Monday, February 28, 2005

Mark Rothko as Double Verb 

At the Philadelphia Museum of Art yesterday with Alicia, Hassen, and Christina Strong. The three of them were in the gallery next door while I was sitting with the Rothko Orange, Red & Yellow. It's not my favorite Rothko, but it's what I've got in this town, right? And I don't hate it either, frankly, and am beginning -- more and more -- to be thankful it's the only one, so I can see it without the distraction of Rothko paintings I'd like better, easier. Left with the one I have never liked so much makes me see it in ways I would never be bothered otherwise.

But I was looking at it, how the three inner panels (or spheres of influence?) aren't so much graded in their mere size, but can be seen as equal. Equal spaces of time, depending on the speed you choose to fill your eyes with each sphere of influence.

But I was looking when the big fairy walked in. I like big fairies, and hope to be one when I grow up (not really, but maybe, but not really, but maybe). Anyway, he had this era about his aura, a sort of 1980 era aura, with his hat made of thick braids of yarn, and his diamond cut hiss. He was with a blond woman and they both looked like they were born and raised in Hollywood, or some other unreal place that sounds enchantingly annoying. But he started talking about Rothko to her, and then with her, both saying how much they dislike Rothko, and that all he is is rectangles in squares in rectangles, blah blah blah.

Really? And I had to talk of course, and it's one of those moments where you are confronted with having to define and defend at the same time, something you love very much, but no one has really challenged you quite so heavily. So it gives you the opportunity to dig it out of yourself, and it really pushes you ahead of yourself, and leaves you further along.

First I started talking about the room in the Tate Gallery in London, the room with all the Rothko paintings. I've been to London four times, and three of those times spent a long time sitting in that room. The fourth time the room was closed, and it kind of made me sick for a few days, and my friends wanted to know what was wrong, and I remember not being able to admit that I was depressed because the room was closed. And how I had thought about that room over and over, and on the plane ride across the ocean, and on the train through London, and the walk up the steps, only to have to rely on my memory.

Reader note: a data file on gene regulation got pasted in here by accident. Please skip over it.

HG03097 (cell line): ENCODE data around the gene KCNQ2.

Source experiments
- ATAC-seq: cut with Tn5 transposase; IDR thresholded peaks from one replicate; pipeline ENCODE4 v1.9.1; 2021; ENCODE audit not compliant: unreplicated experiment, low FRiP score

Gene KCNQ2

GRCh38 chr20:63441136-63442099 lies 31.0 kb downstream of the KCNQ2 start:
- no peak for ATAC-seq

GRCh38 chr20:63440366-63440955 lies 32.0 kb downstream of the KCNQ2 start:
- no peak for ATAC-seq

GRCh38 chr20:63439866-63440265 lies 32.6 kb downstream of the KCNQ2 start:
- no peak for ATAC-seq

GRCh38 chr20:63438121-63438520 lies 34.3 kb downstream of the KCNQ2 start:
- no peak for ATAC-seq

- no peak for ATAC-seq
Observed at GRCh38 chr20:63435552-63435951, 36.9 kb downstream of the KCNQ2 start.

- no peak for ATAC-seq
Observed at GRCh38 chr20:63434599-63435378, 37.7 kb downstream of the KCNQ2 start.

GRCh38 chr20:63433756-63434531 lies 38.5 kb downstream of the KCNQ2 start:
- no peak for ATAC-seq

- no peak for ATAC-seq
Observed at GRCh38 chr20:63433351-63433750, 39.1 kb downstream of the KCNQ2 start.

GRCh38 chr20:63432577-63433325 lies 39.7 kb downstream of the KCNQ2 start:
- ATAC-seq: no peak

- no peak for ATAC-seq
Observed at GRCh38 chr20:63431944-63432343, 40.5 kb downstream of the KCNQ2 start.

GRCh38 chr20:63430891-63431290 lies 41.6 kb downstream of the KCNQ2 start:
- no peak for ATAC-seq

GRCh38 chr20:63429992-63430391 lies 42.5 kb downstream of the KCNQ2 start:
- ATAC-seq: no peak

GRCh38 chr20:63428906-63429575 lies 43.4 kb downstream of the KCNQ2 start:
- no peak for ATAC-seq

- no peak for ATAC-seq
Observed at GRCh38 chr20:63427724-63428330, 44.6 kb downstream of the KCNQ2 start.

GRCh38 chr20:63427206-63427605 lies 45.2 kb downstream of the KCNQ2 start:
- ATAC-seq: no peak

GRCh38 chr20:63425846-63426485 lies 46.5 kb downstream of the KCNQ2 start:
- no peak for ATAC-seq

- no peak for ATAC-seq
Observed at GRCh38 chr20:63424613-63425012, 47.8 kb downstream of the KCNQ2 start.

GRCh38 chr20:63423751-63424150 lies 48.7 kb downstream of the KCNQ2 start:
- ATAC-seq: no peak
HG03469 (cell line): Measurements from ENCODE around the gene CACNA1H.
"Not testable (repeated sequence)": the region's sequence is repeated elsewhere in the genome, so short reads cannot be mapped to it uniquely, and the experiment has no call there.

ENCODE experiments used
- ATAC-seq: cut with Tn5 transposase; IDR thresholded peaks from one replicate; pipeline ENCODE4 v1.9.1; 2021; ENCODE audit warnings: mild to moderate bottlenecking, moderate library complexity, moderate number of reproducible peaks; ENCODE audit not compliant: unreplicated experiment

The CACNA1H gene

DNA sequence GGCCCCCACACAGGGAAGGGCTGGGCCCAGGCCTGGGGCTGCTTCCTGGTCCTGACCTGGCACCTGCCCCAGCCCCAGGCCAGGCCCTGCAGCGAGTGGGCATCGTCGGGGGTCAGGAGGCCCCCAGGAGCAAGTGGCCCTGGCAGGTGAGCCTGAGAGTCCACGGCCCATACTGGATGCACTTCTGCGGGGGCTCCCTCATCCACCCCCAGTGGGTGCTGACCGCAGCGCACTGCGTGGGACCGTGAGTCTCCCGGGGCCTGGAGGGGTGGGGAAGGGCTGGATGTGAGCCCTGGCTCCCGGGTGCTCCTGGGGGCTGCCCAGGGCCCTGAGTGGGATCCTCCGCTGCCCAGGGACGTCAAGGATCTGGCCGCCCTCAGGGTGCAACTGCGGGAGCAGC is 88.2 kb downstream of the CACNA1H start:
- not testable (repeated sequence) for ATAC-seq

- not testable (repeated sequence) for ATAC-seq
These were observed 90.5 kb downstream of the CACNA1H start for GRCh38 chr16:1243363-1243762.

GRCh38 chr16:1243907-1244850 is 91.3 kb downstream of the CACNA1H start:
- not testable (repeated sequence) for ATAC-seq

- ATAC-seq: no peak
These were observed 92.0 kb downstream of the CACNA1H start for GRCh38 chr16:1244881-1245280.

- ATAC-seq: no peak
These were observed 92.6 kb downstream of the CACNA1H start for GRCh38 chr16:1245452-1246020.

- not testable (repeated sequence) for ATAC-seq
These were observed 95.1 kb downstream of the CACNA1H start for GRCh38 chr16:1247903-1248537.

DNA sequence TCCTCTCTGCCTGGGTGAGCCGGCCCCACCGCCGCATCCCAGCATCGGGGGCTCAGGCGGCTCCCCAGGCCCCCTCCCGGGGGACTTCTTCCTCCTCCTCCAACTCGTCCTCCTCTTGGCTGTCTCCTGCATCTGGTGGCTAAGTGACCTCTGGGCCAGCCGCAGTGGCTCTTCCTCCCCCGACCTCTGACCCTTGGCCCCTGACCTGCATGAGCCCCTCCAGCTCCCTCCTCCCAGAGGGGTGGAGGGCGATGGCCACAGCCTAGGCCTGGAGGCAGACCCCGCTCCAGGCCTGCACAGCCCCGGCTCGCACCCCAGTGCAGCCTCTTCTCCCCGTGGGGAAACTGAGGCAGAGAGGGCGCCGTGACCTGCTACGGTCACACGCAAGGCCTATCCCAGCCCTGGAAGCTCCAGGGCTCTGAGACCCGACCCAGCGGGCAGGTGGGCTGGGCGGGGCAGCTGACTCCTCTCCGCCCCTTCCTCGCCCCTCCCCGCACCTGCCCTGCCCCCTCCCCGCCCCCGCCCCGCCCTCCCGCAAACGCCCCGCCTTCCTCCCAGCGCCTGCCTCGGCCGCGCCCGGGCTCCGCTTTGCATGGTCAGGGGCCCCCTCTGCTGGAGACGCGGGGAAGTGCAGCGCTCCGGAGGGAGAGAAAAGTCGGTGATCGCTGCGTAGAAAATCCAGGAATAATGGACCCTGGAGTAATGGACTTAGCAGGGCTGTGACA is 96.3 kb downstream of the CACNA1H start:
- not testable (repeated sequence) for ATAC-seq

My memory was put to work explaining the room, and it was the perfect direction for me to start, because it got me to describe the painting Red On Maroon, my favorite Rothko. It's the first painting I have ever seen where I can honestly say I finally understood the sincere smallness of being human in the massive scale of everything. Describing this painting yesterday is when I was finally able to SAY that Rothko was painting gateways. He was, and they are, years after his death, they are gateways, with long and marvelous passages on the other side, and it took being confrontational about the work to get it out.

The man and woman went off, and I started to write about the gateways, and now, more than ever, I want to see his paintings again. More of them. Have Rothko guided meditations, or just Rothko meditations, getting a dedicated group of us to SEE what the FUCK is on the other side of these gateways!

At the Tate, the room where his paintings are in is a shut room. You go in, and it's quiet. And you're there, and the long bench, and other people you wish would fuck off maybe, especially if they're talking, but it's a meditative experience in there regardless. The year I was the most solid in macrobiotics was the year I felt I actually got HIGH sitting in there, but it was probably too many umeboshi plums in my brown rice that morning.

Anyway, it was a nice breakthrough yesterday, and anyone reading this who wants to discuss Rothko, write me at CAConrad13@AOL.com


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